Why do they let me write this stuff?
The traffic cone. We pass them every day without a second thought. Maybe it’s time for a change.
It was a Sunday in February. The sun was shining, the birds were in the sky (where they belong) and I was wearing my spring hat and my best shoes. People asked me, “Why are you naked except for that straw hat and those galoshes?” But I had other mysteries of the universe on my mind: charcoal, Three’s Company, and FedEx. Naked, I got in my black and white Crown Victoria. I told the driver to take me around the block, but he was only interested in taking me to jail for “indecent” exposure. As the sirens blared down the road to jail, I realized how inconsiderate I had been my whole life. Every day I pass traffic cones, but never, not even once, had I thought, “Do traffic cones desire?” I was ready to explore — partially because of my revelation but mostly because I was trapped in the back of a paddy wagon.
Three days later, as I left the jail cell and stretched my legs, I came across it. A sign. It read: “Slow for Construction.” However, construction zones are commonplace, so I continued about my business.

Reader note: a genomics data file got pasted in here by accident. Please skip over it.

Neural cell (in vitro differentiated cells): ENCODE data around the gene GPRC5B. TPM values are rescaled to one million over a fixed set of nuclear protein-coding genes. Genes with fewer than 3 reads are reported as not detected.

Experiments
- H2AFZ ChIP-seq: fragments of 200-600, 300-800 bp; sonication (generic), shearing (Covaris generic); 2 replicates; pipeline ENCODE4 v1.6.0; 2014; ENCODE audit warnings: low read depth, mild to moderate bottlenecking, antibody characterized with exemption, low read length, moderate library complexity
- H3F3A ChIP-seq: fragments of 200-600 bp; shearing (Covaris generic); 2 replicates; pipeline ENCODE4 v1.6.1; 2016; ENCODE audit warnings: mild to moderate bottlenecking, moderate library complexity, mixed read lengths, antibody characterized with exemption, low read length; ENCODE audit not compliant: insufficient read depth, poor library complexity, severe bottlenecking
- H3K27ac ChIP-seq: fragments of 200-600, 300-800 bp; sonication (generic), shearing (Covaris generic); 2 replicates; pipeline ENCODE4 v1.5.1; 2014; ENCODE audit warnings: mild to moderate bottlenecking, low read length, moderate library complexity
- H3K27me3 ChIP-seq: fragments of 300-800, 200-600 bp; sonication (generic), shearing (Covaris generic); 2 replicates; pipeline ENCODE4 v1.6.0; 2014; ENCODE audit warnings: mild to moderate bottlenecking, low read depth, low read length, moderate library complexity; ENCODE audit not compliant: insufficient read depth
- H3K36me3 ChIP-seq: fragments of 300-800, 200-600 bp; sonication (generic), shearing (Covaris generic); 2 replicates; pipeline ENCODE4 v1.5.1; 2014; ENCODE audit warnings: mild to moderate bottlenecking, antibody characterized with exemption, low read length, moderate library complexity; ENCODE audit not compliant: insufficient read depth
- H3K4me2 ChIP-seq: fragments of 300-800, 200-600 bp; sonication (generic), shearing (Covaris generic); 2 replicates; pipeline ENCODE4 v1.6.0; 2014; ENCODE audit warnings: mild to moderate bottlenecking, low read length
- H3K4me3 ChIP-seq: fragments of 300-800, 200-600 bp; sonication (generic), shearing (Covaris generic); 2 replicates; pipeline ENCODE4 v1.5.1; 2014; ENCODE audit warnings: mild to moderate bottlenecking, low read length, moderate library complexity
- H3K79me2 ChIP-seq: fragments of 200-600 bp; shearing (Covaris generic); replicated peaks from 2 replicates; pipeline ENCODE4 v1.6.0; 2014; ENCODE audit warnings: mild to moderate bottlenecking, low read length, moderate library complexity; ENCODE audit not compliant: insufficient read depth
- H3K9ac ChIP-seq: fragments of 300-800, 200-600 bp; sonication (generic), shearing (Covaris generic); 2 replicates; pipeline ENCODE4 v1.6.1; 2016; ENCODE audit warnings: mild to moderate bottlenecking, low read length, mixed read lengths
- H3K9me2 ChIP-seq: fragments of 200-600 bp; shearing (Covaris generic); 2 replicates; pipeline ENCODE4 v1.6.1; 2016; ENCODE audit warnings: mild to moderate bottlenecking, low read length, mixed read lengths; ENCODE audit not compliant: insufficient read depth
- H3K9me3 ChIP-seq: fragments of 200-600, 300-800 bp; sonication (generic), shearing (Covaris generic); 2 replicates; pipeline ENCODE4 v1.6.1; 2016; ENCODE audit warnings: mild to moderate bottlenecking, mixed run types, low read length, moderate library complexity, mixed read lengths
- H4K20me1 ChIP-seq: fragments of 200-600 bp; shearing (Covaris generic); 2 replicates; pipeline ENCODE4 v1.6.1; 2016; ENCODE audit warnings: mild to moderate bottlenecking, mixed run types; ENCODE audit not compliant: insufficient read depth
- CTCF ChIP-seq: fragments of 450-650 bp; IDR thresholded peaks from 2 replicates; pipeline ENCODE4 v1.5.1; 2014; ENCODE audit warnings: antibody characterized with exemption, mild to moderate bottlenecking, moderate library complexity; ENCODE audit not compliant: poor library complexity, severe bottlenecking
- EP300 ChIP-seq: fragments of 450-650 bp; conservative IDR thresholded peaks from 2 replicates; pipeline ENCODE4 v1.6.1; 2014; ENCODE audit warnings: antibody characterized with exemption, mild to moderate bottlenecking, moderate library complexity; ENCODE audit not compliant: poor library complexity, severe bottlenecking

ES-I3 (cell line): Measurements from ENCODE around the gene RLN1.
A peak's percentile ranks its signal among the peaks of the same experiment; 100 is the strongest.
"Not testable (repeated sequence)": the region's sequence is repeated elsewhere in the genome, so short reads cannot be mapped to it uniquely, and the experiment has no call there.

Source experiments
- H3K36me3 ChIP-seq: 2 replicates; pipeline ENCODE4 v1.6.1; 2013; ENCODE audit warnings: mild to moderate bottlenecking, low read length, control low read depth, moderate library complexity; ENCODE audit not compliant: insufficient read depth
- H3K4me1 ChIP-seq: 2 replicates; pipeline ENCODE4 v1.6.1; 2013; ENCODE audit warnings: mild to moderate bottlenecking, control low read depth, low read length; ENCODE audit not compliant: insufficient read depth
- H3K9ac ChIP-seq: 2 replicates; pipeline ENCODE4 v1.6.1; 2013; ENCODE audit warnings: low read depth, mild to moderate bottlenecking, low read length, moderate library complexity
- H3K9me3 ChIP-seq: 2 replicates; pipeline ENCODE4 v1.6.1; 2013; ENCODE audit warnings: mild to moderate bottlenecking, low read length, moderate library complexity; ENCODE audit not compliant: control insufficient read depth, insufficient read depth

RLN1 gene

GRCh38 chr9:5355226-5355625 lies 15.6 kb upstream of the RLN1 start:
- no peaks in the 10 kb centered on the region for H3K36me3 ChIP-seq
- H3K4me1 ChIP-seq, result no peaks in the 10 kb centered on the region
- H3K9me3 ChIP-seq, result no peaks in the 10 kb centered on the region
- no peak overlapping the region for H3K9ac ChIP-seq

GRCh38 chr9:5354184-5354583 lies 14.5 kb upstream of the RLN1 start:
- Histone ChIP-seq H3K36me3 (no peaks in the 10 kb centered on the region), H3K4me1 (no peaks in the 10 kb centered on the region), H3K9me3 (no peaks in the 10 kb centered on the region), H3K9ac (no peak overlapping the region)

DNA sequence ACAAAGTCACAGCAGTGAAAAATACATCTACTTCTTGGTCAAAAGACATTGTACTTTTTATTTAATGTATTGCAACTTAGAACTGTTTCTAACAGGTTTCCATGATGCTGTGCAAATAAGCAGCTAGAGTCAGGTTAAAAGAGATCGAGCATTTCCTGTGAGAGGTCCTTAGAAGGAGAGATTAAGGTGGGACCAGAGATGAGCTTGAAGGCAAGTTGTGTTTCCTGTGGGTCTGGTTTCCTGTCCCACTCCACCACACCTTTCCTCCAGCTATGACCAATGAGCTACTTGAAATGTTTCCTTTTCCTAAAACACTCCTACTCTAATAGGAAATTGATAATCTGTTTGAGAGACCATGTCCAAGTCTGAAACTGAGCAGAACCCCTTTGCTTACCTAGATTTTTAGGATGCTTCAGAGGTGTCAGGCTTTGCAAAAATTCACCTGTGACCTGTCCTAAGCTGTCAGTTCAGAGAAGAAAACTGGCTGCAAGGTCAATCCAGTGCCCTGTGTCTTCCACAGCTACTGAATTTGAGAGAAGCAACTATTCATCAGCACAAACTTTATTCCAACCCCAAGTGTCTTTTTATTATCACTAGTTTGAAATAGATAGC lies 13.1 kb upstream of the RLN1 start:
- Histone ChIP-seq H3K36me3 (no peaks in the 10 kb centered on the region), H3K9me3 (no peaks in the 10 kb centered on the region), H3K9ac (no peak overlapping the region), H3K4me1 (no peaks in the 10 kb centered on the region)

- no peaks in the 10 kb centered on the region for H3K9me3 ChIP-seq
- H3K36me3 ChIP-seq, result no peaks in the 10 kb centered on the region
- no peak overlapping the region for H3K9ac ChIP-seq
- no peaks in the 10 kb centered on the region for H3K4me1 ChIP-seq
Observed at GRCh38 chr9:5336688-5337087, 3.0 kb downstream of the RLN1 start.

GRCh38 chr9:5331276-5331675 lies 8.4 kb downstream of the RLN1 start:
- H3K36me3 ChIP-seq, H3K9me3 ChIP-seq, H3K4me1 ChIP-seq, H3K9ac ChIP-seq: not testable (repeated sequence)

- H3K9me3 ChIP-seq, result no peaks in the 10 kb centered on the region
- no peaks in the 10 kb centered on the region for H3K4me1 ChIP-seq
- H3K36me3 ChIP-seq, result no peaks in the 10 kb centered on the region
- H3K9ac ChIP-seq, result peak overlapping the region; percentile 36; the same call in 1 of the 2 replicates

A day and a half later I came across a traffic cone. It was a sign. It indicated to me that there was a pothole up ahead and that I should be careful where I walked.
A week later I remembered my question, “Do traffic cones desire?” So I bought one online, and after some romancing we consummated our love. It was sticky and plasticy and very unpleasant, even painful at times. However, after I had crushed it with the entirety of my body weight, something about the way it uncrumpled told me, “Well done.” It was the kind of thing that goes unsaid, that hangs in the air, like a subtle smile or a light caress. Yet those things were impossible as a traffic cone doesn’t have a mouth to smile or fingers to caress. What a traffic cone does have, however, is a clitoris.
Written by: Parker Nevin — firstname.lastname@example.org
(This article is humor and/or satire, and its content is purely fictional. The story and the names of “sources” are fictionalized.)